Katrina Monroe and the Dark Side of Fiction
Katrina Monroe is an author, mother, and professional haterologist. Her favorite things to hate include socks that fall down, grape-flavored anything, and the color 'salmon.' Grab her books here.
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Book Review: The Fireman
From the cover:
The fireman is coming. Stay cool.
No one knows exactly when it began or where it originated. A terrifying new plague is spreading like wildfire across the country, striking cities one by one: Boston, Detroit, Seattle. The doctors call it Draco Incendia Trychophyton. To everyone else it’s Dragonscale, a highly contagious, deadly spore that marks its hosts with beautiful black and gold marks across their bodies—before causing them to burst into flames. Millions are infected; blazes erupt everywhere. There is no antidote. No one is safe.
Harper Grayson, a compassionate, dedicated nurse as pragmatic as Mary Poppins, treated hundreds of infected patients before her hospital burned to the ground. Now she’s discovered the telltale gold-flecked marks on her skin. When the outbreak first began, she and her husband, Jakob, had made a pact: they would take matters into their own hands if they became infected. To Jakob’s dismay, Harper wants to live—at least until the fetus she is carrying comes to term. At the hospital, she witnessed infected mothers give birth to healthy babies and believes hers will be fine too. . . if she can live long enough to deliver the child.
Convinced that his do-gooding wife has made him sick, Jakob becomes unhinged, and eventually abandons her as their placid New England community collapses in terror. The chaos gives rise to ruthless Cremation Squads—armed, self-appointed posses roaming the streets and woods to exterminate those who they believe carry the spore. But Harper isn’t as alone as she fears: a mysterious and compelling stranger she briefly met at the hospital, a man in a dirty yellow fire fighter’s jacket, carrying a hooked iron bar, straddles the abyss between insanity and death. Known as The Fireman, he strolls the ruins of New Hampshire, a madman afflicted with Dragonscale who has learned to control the fire within himself, using it as a shield to protect the hunted . . . and as a weapon to avenge the wronged.
In the desperate season to come, as the world burns out of control, Harper must learn the Fireman’s secrets before her life—and that of her unborn child—goes up in smoke.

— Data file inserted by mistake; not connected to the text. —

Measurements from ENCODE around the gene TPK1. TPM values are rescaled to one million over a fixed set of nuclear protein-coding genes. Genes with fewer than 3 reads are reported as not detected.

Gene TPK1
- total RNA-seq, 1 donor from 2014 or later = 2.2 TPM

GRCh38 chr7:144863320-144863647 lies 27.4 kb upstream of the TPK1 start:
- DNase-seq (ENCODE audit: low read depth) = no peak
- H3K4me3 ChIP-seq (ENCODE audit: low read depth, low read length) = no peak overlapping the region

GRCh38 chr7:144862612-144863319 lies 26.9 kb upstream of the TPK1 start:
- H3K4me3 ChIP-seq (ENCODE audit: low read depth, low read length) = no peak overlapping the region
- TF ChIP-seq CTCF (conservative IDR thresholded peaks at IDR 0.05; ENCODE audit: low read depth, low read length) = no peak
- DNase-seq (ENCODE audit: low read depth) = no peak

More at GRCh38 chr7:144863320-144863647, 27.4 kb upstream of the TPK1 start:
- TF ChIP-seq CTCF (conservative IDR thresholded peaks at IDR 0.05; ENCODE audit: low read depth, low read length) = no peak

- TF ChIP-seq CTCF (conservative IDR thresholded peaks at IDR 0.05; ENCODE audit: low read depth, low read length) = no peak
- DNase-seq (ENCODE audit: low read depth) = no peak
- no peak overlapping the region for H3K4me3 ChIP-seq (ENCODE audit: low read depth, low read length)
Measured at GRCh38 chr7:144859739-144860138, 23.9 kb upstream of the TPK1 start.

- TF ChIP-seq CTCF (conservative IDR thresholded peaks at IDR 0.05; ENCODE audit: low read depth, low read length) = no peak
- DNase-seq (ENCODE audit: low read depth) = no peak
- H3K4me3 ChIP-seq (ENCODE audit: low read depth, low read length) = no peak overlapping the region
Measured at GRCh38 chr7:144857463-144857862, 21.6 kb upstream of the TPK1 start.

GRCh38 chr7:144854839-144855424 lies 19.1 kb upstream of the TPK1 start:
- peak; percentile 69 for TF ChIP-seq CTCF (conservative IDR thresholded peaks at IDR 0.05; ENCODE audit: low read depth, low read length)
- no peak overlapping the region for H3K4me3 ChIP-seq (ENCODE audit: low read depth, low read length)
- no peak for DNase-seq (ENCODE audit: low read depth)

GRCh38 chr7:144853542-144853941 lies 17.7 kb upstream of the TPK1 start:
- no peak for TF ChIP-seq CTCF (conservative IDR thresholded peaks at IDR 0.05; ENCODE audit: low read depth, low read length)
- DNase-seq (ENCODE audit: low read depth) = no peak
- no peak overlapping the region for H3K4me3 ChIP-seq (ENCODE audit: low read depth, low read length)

I entered into this book knowing it would be a commitment. At nearly 800 pages, THE FIREMAN can seem daunting to the casual reader. But I am a huge fan of Joe Hill (HORNS, in particular) so I was excited to see what he came up with.
Right away, Harper was a character I could relate to because it was clear she was borne of my generation. She counts Mary Poppins as an idol and her many Harry Potter references are immediately recognizable, adding to the overall draw of the story. Surprisingly, my usual prejudice against “weak-willed” female characters did not apply. Harper’s strength builds as the story continues, making her the perfect protagonist to navigate us through the dying world Hill has created.
The speculative fiction genre is awash with predatorial diseases and pathogens, particularly in the zombie subgenre, that tend to have the same effect: a person’s personality is changed on such a fundamental level that they become a danger to themselves and the people they care most about.
Hill’s Dragonscale is genius in its creativity. Like all good predators, the Dragonscale is beautiful when it appears as intricate, gold designs on the victims’ skin. Once infected, it’s hard not to admire it while, at the same time, being utterly terrified of going up in flames. Because that’s what it does—when subjected to stress, the Dragonscale forces the host to spontaneously combust. The spore holds the victim hostage, forcing her to become an outcast, until the end finally comes.
Mr. Hill, we need to talk about endings.
Like most readers, I don’t continue onto the acknowledgements and addendums once The End has been reached. THE FIREMAN ends on a cliffhanger, which I normally don’t mind, but it’s the kind of cliffhanger that begs for a second novel that, to my knowledge, isn’t coming. It took another reader to point out the “real” ending in the “Credits” section.
The Fireman, also known as “Joe,” is often made fun of for his cockney accent and colorful profanity. In my mind, no one could play him like Jason Stathom (from The Transporter). Alongside him, I’d pin Piper Perabo as Harper. She hasn’t done a lot of work recently, but I’ve always loved her as a sweet on the outside, hard as nails on the inside character. Carol would be Maria Cross for reasons I can’t give because SPOILERS.
Renee Gilmonton was a surprising character. At first, she seems only a device meant to rip Harper further inside, to pave the way for her later transformation. Renee not only served that purpose, but became one of the most subtly deep and demonstrative characters of the overall theme of THE FIREMAN. She’s the light in the darkness, and the book wouldn’t have been what it was without her.
THE FIREMAN is an edge-of-your-seat novel, and I don’t use that phrase lightly. Hill is ruthless in his treatment of the characters, granting only the slightest reprieve between disasters. It is as real an account as can be imagined should a plague sweep through our society, burning our neighbors and relatives, and forcing our loved ones into seclusion. Despite the scathing view THE FIREMAN casts on the world and its treatment of those that are “different,” I left the book feeling hopeful that there would be people like Harper and Joe and others who would risk their lives to pursue the betterment of the world.